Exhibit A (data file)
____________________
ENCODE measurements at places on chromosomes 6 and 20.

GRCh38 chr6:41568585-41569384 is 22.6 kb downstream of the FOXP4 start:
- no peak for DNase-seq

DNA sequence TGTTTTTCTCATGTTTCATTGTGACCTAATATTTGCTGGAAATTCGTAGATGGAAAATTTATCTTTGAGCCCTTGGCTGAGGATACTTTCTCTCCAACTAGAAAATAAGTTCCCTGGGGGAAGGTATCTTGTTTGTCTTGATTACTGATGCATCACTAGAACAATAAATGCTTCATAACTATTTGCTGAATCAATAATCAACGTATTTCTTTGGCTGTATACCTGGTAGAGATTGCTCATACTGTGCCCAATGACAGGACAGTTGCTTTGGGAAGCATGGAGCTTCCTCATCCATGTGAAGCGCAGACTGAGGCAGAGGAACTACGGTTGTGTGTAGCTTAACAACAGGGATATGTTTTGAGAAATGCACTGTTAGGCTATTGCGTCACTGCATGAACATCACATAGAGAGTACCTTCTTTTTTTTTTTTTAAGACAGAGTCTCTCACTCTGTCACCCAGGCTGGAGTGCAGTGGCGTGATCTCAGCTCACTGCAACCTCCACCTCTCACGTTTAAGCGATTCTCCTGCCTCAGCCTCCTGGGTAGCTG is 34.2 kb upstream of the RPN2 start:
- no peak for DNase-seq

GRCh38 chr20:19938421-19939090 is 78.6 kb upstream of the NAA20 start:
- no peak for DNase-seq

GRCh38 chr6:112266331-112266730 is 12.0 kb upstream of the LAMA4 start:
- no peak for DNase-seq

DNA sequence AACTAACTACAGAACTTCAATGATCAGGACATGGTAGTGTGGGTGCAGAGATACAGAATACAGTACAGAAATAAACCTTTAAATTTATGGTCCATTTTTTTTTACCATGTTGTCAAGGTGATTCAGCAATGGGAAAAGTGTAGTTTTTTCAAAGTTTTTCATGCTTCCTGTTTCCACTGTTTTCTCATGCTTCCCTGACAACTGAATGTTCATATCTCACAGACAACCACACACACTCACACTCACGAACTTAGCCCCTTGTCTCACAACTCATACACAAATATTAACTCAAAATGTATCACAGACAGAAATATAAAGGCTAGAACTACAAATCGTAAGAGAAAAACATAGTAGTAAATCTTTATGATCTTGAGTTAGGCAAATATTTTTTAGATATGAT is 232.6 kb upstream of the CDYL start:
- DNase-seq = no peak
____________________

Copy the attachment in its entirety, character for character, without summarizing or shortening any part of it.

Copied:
ENCODE measurements at places on chromosomes 6 and 20.

GRCh38 chr6:41568585-41569384 is 22.6 kb downstream of the FOXP4 start:
- no peak for DNase-seq

DNA sequence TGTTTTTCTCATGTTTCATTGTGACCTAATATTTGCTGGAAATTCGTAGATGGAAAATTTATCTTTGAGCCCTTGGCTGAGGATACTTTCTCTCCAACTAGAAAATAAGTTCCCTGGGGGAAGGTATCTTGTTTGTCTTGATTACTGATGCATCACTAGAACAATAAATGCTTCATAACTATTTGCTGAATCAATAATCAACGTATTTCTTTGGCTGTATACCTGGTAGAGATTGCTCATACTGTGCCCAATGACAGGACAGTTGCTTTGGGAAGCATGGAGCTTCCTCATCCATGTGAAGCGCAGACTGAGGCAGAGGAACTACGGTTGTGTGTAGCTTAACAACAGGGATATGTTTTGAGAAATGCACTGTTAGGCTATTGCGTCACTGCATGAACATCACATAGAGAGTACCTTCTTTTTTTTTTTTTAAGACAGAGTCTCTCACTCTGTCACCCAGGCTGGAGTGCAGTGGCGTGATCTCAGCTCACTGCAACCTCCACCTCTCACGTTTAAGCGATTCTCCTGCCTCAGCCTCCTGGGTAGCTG is 34.2 kb upstream of the RPN2 start:
- no peak for DNase-seq

GRCh38 chr20:19938421-19939090 is 78.6 kb upstream of the NAA20 start:
- no peak for DNase-seq

GRCh38 chr6:112266331-112266730 is 12.0 kb upstream of the LAMA4 start:
- no peak for DNase-seq

DNA sequence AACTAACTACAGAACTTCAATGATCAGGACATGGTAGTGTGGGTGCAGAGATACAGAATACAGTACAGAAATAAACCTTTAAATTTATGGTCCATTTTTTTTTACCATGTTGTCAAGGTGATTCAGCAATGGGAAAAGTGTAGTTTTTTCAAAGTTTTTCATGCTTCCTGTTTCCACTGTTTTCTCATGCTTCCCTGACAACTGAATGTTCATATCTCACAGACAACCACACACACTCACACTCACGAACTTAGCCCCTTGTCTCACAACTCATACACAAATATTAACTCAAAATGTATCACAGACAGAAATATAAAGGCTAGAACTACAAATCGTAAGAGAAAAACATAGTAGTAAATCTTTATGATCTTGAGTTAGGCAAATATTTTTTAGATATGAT is 232.6 kb upstream of the CDYL start:
- DNase-seq = no peak